The Indian Hemp Commission

In 1893, the British government established the Indian Hemp Commission, to investigate the use of cannabis in India. It was set up in response to concerns about the safety and potential for abuse of the mysterious herb. The report the Commission finally produced was no less than 3,281 pages long, and inluded testimony from almost 1,200 "doctors, coolies, yogis, fakirs, heads of lunatic asylums, bhang peasants, tax gatherers, smugglers, army officers, hemp dealers, ganja palace operators and the clergy."

The seven-volume report remains the most comprehensive and systematic study of cannabis use ever undertaken. It drew some enlightened and enlightening conclusions:

"On the whole, if moderation and excess in the use of drugs are distinguished, which is a thing the witnesses examined have... found it very hard to do, the weight of evidence is that the moderate use of hemp drugs is not injurious...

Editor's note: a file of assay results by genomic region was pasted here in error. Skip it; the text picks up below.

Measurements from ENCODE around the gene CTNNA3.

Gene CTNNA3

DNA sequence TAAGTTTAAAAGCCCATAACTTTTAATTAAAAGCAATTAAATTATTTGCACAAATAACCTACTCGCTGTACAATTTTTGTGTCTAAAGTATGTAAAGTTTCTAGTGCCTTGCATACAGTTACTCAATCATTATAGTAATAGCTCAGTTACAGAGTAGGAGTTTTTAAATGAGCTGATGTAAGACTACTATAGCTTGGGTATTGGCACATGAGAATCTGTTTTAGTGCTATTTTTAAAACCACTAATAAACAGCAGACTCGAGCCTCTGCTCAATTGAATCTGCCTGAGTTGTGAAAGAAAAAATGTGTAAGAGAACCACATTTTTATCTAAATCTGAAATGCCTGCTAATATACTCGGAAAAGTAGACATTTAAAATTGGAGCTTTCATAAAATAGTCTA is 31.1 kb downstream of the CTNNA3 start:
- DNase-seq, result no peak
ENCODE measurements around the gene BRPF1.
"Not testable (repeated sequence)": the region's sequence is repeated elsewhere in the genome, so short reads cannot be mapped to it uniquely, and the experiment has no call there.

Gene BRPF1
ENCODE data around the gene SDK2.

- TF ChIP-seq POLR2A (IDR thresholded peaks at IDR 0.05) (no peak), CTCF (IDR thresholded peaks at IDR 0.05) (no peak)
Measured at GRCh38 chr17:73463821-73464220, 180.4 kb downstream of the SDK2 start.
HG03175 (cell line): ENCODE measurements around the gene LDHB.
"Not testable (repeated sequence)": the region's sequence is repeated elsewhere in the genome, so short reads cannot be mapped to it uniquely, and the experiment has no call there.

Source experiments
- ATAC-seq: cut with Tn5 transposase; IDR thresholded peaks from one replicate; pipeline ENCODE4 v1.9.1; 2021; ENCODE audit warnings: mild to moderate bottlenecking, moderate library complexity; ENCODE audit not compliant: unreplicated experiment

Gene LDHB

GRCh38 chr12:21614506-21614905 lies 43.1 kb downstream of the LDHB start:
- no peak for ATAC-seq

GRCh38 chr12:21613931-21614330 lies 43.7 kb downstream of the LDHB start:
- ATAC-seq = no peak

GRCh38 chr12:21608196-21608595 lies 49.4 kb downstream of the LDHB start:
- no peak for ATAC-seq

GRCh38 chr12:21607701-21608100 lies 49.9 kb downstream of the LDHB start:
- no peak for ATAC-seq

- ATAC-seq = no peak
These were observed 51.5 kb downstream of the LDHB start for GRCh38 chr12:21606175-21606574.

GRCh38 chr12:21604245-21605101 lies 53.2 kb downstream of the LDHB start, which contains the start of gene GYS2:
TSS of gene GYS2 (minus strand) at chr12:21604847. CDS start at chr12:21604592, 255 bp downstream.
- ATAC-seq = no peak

"The question of the mental effects produced by hemp drugs has been examined by the Commission with great care. The popular impression that hemp drugs are a fruitful source of insanity is very strong, but nothing can be more remarkable than the complete breakdown of the evidence on which it is based. Popular prejudice has over and over again caused cases of insanity to be ascribed to ganja which have no connection whatever with it; and then statistics based on this premise are quoted as confirming or establishing the prejudice itself...

"Absolute prohibition is, in the opinion of the Commission, entirely out of the question...

"There is no evidence of any weight regarding mental and moral injuries from the moderate use of these drugs...

"Large numbers of practitioners of long experience have seen no evidence of any connection between the moderate use of hemp drugs and disease...

"Moderation does not lead to excess in hemp any more than it does in alcohol. Regular, moderate use of ganja or bhang produces the same effects as moderate and regular doses of whiskey. Excess is confined to the idle...

So there.



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